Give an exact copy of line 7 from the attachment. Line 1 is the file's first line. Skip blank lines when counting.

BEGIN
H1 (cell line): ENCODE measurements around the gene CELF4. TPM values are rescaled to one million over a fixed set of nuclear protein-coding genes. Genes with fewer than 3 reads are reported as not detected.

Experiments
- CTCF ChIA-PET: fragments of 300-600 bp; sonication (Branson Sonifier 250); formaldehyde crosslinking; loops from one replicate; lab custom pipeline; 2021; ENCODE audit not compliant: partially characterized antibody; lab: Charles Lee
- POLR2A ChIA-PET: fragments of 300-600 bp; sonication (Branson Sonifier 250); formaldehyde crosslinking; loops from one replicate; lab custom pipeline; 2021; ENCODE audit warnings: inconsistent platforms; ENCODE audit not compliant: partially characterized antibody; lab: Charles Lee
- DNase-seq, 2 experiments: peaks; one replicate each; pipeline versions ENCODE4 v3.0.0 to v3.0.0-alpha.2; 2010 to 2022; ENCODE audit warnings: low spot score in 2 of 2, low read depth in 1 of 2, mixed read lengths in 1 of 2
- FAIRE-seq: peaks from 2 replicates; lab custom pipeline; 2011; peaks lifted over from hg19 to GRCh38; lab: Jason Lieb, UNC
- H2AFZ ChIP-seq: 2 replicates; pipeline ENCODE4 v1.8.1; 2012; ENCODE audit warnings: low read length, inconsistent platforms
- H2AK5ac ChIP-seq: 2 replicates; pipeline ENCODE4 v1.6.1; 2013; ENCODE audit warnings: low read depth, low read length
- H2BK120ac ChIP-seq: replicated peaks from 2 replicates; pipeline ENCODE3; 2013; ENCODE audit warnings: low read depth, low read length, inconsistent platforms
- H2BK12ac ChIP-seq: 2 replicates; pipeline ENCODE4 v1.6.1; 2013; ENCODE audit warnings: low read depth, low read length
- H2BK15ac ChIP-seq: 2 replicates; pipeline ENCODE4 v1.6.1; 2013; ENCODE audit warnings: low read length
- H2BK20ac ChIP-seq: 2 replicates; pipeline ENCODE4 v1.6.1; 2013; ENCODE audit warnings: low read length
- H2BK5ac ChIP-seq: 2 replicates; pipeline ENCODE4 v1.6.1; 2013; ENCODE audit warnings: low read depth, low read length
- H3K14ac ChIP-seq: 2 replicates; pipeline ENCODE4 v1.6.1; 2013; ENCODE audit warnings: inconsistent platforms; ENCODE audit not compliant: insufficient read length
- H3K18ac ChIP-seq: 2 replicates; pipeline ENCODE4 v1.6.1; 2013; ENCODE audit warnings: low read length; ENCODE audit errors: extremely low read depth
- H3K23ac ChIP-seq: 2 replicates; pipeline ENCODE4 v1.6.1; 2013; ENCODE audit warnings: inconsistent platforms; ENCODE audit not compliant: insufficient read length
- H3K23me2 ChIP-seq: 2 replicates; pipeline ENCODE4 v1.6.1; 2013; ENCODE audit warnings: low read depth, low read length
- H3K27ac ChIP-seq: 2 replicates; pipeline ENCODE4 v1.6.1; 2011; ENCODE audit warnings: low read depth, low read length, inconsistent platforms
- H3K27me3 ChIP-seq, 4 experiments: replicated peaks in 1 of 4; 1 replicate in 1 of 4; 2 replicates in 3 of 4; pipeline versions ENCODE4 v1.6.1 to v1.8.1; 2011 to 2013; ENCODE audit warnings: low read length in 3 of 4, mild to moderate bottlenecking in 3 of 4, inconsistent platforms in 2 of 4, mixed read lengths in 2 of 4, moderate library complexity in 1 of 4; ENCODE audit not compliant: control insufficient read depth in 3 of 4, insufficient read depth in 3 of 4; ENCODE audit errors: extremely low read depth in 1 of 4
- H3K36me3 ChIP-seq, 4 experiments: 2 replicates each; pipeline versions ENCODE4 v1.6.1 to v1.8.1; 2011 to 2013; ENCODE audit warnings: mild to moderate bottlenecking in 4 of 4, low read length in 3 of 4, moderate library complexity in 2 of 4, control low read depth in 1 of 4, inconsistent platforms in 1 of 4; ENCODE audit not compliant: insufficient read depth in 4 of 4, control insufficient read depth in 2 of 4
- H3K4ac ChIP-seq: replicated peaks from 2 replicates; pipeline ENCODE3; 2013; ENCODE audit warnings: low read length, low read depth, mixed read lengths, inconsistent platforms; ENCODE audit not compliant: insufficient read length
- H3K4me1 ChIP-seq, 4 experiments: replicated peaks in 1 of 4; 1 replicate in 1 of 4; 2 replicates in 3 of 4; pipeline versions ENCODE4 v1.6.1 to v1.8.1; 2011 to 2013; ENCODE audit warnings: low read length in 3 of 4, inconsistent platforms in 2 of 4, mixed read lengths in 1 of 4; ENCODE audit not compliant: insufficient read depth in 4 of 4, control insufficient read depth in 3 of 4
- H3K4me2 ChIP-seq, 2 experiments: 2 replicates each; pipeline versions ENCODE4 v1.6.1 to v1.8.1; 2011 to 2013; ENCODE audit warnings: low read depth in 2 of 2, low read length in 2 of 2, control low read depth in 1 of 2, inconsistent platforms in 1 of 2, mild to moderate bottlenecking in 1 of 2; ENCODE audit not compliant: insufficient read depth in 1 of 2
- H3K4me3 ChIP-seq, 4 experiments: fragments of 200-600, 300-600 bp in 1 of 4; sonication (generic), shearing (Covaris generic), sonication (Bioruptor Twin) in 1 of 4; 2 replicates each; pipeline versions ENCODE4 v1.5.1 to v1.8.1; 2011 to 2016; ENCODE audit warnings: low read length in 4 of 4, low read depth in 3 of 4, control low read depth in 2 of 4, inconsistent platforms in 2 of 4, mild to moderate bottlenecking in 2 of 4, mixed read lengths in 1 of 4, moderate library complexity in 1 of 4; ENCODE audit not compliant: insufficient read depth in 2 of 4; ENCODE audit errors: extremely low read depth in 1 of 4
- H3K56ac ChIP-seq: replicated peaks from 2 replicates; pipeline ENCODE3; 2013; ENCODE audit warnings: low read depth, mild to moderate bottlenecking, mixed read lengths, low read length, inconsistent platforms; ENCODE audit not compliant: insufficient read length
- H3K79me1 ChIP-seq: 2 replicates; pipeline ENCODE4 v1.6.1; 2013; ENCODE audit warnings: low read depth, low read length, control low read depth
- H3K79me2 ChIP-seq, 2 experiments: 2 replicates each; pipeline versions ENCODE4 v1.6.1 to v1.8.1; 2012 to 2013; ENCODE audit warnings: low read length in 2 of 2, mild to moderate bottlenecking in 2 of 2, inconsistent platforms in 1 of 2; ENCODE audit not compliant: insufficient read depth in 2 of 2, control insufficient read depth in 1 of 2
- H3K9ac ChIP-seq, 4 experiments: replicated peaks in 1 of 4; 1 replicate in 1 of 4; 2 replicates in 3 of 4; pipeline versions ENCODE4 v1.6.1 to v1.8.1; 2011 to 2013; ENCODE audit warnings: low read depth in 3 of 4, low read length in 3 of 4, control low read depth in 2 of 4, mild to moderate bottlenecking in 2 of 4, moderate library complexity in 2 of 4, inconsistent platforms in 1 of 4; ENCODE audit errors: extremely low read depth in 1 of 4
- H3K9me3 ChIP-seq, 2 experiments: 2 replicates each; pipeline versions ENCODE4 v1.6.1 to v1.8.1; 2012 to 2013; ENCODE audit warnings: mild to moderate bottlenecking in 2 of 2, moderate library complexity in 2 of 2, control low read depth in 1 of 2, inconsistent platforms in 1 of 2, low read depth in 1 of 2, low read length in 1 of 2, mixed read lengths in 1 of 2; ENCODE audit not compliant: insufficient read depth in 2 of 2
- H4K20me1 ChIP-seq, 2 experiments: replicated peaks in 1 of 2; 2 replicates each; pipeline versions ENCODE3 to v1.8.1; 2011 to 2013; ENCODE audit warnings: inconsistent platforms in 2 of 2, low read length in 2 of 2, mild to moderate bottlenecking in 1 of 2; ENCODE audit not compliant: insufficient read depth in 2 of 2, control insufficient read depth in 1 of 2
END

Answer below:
- H2AFZ ChIP-seq: 2 replicates; pipeline ENCODE4 v1.8.1; 2012; ENCODE audit warnings: low read length, inconsistent platforms